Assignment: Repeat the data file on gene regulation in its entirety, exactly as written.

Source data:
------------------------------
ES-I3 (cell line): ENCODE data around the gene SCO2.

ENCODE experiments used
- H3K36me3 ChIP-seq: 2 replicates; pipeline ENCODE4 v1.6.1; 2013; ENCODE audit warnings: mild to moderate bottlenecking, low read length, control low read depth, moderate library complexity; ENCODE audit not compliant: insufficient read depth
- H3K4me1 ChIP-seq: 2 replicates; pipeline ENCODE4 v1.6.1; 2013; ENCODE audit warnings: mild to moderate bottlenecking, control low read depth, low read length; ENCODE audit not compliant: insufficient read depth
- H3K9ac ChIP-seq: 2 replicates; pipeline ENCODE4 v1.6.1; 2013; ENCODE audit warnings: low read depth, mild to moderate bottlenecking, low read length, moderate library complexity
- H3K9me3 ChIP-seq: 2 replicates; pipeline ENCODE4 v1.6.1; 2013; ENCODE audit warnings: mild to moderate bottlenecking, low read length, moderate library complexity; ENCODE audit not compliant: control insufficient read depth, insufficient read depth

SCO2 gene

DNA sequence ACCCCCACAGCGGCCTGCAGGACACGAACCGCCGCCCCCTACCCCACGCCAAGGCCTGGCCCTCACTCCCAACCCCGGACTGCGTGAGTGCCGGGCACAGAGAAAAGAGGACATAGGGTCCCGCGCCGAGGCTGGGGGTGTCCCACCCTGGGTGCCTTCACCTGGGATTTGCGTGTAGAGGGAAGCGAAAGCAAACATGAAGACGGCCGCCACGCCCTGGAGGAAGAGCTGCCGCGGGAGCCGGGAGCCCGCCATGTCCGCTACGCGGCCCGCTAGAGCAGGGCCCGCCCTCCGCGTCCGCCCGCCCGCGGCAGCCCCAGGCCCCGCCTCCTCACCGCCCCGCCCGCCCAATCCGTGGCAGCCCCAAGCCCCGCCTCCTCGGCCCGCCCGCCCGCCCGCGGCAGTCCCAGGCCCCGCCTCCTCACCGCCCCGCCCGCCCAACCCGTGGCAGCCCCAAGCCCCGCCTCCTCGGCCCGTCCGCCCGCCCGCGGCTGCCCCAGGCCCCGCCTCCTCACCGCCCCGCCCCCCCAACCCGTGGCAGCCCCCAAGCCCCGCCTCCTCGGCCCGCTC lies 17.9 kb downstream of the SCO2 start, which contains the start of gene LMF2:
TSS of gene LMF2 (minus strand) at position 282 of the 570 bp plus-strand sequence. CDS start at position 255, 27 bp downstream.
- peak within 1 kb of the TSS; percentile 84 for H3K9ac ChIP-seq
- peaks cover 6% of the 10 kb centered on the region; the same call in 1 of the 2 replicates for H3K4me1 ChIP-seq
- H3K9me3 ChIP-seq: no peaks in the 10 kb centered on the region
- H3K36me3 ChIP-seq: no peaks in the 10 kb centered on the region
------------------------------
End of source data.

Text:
ES-I3 (cell line): ENCODE data around the gene SCO2.

ENCODE experiments used
- H3K36me3 ChIP-seq: 2 replicates; pipeline ENCODE4 v1.6.1; 2013; ENCODE audit warnings: mild to moderate bottlenecking, low read length, control low read depth, moderate library complexity; ENCODE audit not compliant: insufficient read depth
- H3K4me1 ChIP-seq: 2 replicates; pipeline ENCODE4 v1.6.1; 2013; ENCODE audit warnings: mild to moderate bottlenecking, control low read depth, low read length; ENCODE audit not compliant: insufficient read depth
- H3K9ac ChIP-seq: 2 replicates; pipeline ENCODE4 v1.6.1; 2013; ENCODE audit warnings: low read depth, mild to moderate bottlenecking, low read length, moderate library complexity
- H3K9me3 ChIP-seq: 2 replicates; pipeline ENCODE4 v1.6.1; 2013; ENCODE audit warnings: mild to moderate bottlenecking, low read length, moderate library complexity; ENCODE audit not compliant: control insufficient read depth, insufficient read depth

SCO2 gene

DNA sequence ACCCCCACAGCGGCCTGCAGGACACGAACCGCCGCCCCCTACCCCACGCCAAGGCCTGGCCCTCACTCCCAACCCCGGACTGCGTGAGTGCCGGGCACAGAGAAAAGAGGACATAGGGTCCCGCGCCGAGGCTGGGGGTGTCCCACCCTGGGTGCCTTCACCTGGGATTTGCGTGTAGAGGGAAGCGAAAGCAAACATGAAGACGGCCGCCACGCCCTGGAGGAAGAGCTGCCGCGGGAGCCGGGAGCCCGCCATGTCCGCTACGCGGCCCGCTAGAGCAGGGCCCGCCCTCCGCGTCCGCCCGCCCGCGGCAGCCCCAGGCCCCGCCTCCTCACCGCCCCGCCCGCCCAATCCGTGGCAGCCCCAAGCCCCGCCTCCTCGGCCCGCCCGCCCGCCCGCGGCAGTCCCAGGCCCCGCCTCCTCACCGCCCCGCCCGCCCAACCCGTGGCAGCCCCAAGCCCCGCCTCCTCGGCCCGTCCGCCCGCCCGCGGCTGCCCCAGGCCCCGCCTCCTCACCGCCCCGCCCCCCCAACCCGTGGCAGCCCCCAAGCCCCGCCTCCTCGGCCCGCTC lies 17.9 kb downstream of the SCO2 start, which contains the start of gene LMF2:
TSS of gene LMF2 (minus strand) at position 282 of the 570 bp plus-strand sequence. CDS start at position 255, 27 bp downstream.
- peak within 1 kb of the TSS; percentile 84 for H3K9ac ChIP-seq
- peaks cover 6% of the 10 kb centered on the region; the same call in 1 of the 2 replicates for H3K4me1 ChIP-seq
- H3K9me3 ChIP-seq: no peaks in the 10 kb centered on the region
- H3K36me3 ChIP-seq: no peaks in the 10 kb centered on the region